If you have an issue with the Sainsbury’s Christmas advert, you’re racist

It’s literally that deep

On Saturday, Sainsbury’s released their first of three Christmas adverts ahead of the festive season. The advert, titled “Gravy Song” featured a phone call between a father and daughter who couldn’t wait to be back home with her family for Christmas, hoping to spend it with her family.

The advert continues with home video footage over the phone call, where they both remember back to memories of prior Christmas festivities, including the father’s famous gravy to which he begins to sing: “Hey you, what’s going down? Gravy boat, Gravy boat, coming to town.”

Despite the advert being incredibly uncontroversial – its tagline is literally “Food is home, home is Christmas” – some people had a real issue with Sainsbury’s for making the advert. Why? Because it’s a Black family. That’s literally it.

Twitter users argued that the advert did not represent them, calling out the supermarket for “virtue signalling”. Seriously? I dread to think of their responses to Aldi’s Kevin the Carrot if a family enjoying Christmas doesn’t represent them.

One Twitter user replied to the Sainsbury’s ad asking why the advert doesn’t represent the majority. They tweeted: “So the UK is 86 per cent white, yet 94 per cent of ads are aimed at BAME, showing either black or mixed race. May I ask what ads represent the majority or has the ad world crapped its woke pants?”

But Gavin – I’m assuming this man’s name is Gavin – may I ask you why adverts shouldn’t be allowed to represent minorities in the UK? Growing up, I would have loved to see a Christmas advert of a family that looked like mine or somebody who looked like me, yet there wasn’t. I didn’t go on a rampage about it, calling out Argos for having an advert about aliens and none about a mixed-race family. In recent years, it’s been delightful to see families that look like mine and others in adverts celebrating Christmas, yet certain people will never be able to accept that shocker, not only white people celebrate Christmas!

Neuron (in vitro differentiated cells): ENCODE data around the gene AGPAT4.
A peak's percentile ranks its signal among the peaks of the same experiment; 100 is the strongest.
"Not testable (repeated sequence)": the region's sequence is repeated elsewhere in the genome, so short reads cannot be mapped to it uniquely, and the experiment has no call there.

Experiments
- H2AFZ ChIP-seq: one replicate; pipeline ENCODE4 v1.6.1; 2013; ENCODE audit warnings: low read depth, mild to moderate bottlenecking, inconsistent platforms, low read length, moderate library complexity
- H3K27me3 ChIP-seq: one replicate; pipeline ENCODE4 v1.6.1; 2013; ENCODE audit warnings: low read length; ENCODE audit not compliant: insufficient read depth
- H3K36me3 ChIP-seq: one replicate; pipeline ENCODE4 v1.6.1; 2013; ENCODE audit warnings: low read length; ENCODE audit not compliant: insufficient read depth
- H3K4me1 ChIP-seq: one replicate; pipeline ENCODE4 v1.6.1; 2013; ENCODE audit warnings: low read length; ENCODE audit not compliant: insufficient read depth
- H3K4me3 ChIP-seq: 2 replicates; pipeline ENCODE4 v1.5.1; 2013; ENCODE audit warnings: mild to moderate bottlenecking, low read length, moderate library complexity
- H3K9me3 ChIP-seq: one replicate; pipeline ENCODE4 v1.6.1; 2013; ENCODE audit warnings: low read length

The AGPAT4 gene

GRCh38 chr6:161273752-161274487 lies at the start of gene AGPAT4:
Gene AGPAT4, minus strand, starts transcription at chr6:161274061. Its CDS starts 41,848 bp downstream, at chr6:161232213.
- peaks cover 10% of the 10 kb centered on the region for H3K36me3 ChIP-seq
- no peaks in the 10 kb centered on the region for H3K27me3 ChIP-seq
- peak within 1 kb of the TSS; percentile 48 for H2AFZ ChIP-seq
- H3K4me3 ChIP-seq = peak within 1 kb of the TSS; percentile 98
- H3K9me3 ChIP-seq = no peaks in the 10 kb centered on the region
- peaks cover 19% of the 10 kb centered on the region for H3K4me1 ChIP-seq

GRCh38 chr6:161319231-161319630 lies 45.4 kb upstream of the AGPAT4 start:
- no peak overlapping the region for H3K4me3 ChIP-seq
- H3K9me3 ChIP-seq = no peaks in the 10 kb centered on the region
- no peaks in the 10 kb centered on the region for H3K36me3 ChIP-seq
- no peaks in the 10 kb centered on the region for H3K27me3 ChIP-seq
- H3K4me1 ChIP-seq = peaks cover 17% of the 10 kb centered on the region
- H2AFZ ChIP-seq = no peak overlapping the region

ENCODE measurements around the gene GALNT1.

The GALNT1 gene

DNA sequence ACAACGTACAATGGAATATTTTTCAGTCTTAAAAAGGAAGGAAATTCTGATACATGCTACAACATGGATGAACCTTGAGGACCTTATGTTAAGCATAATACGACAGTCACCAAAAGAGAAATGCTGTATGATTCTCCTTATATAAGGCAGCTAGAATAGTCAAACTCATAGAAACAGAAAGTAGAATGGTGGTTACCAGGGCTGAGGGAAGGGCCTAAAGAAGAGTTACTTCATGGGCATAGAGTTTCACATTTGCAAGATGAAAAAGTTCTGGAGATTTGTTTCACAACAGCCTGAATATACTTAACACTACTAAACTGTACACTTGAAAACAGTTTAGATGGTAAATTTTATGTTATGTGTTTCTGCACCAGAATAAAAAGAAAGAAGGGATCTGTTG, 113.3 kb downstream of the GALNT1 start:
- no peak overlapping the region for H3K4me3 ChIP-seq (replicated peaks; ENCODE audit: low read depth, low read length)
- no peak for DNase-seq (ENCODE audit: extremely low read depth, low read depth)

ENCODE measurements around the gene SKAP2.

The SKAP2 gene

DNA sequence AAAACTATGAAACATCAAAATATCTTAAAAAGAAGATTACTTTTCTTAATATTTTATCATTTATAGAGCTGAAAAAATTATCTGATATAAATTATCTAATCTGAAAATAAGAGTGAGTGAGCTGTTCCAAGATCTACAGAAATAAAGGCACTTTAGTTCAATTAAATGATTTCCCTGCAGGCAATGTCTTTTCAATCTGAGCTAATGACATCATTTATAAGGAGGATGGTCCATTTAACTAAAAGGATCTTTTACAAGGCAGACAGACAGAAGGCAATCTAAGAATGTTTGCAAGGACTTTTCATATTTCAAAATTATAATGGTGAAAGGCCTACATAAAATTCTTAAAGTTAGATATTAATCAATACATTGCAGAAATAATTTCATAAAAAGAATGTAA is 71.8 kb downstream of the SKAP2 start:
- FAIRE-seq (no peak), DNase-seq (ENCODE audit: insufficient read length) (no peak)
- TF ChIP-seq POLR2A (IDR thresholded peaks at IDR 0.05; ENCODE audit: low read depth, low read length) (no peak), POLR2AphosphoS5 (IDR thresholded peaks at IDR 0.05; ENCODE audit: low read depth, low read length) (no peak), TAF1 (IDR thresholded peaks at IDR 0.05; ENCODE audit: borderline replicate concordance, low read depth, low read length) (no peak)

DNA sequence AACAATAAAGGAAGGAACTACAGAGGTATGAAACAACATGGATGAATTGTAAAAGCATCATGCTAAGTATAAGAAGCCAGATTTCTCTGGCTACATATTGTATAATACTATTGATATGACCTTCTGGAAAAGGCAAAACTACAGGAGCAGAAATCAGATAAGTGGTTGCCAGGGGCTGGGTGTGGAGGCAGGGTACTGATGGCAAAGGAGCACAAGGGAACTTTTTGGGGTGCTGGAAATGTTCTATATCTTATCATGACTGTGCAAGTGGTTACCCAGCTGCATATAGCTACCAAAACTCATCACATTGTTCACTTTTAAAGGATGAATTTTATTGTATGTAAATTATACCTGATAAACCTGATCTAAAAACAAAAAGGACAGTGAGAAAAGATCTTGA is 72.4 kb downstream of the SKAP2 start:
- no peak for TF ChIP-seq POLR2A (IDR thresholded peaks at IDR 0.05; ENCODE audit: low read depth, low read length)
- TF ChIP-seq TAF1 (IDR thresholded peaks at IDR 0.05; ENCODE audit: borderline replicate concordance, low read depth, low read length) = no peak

Another user went so much as to boycott the supermarket, tweeting: “Another reason to boycott @sainsburys.”

I’m going to be honest with you, I don’t think your boycott is going to affect them in the slightest. If your reason to boycott a supermarket is because of an advert of a Black family celebrating Christmas, your racism is slipping. What is so wrong with a non-white family celebrating over the festive period?

Another Twitter user put simply: “Absolutely sickening.”

I think what is absolutely sickening is that you find a harmless advert about bringing people together during Christmas time over a shared love of food and family unacceptable because of the race of the actors involved.

One thing these comments all have in common is the racial undertone they all bear. Each and every one of them has an issue with the fact the advert features a Black family enjoying Christmas with one another. What is so wrong with that? And how are these people okay with making their racism so bare faced?

There are tonnes of Black families with young people within them across the country who may watch that advert and think, “wow, there’s someone who looks like me on there”. Yet, some people want rid of that happiness because of a superiority complex that only white people should be in Christmas adverts, or that only white people can celebrate Christmas.

Luckily, Sainsbury’s stuck by their decision. Responding to the wave of negative comments, they said: “At Sainsbury’s, we want to be the most inclusive retailer. That’s why, throughout all our advertising we aim to represent a modern Britain, which has a diverse range of communities. We have three stories of three different families in our advertising.”

We can only hope that the gammon faced opposition learns from this, or boycotts Sainsbury’s for so long that I never have to worry about seeing them during my weekly shop. Thanks for that x

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